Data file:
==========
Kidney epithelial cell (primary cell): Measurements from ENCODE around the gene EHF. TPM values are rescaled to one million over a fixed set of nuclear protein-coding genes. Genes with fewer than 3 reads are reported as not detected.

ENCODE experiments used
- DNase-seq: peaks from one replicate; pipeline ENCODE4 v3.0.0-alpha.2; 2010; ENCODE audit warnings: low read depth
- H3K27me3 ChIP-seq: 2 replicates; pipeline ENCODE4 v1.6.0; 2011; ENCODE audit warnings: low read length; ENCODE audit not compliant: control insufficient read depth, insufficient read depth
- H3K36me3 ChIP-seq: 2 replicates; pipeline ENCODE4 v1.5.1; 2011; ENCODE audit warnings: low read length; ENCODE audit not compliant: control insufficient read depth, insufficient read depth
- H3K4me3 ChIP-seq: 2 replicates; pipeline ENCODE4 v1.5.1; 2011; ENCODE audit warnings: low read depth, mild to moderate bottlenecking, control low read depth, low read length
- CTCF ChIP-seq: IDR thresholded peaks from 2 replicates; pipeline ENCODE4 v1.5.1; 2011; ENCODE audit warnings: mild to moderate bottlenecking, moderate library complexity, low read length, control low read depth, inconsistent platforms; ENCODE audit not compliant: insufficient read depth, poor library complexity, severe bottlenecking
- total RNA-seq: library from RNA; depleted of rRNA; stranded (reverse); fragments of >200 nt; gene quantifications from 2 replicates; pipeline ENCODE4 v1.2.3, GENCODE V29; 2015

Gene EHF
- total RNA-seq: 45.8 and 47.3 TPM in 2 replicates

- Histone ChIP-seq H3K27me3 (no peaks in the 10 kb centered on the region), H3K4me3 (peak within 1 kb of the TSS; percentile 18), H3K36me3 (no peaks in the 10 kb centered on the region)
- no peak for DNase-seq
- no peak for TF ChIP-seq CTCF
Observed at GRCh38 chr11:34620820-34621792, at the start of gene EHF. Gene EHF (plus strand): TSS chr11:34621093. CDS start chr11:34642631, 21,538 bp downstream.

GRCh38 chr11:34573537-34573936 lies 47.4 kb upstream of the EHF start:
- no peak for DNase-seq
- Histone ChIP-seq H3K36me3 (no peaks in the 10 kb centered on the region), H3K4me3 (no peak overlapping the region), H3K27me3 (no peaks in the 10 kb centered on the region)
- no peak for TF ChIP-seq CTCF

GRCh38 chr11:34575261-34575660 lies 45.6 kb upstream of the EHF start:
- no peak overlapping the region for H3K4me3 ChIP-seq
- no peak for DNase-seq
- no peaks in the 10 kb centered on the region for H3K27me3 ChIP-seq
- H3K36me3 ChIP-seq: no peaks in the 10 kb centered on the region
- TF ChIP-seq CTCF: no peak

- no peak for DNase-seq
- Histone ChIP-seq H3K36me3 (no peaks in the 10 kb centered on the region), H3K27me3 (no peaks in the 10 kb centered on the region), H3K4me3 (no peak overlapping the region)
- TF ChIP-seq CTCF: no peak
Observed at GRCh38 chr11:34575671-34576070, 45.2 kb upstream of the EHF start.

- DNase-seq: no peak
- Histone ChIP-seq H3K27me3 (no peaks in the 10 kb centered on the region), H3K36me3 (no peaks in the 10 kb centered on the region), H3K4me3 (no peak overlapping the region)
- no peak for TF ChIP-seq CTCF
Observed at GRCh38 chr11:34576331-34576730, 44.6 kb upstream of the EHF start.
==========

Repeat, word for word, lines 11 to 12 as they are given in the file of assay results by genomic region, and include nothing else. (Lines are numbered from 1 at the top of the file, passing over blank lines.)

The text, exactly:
- Histone ChIP-seq H3K27me3 (no peaks in the 10 kb centered on the region), H3K4me3 (peak within 1 kb of the TSS; percentile 18), H3K36me3 (no peaks in the 10 kb centered on the region)
- no peak for DNase-seq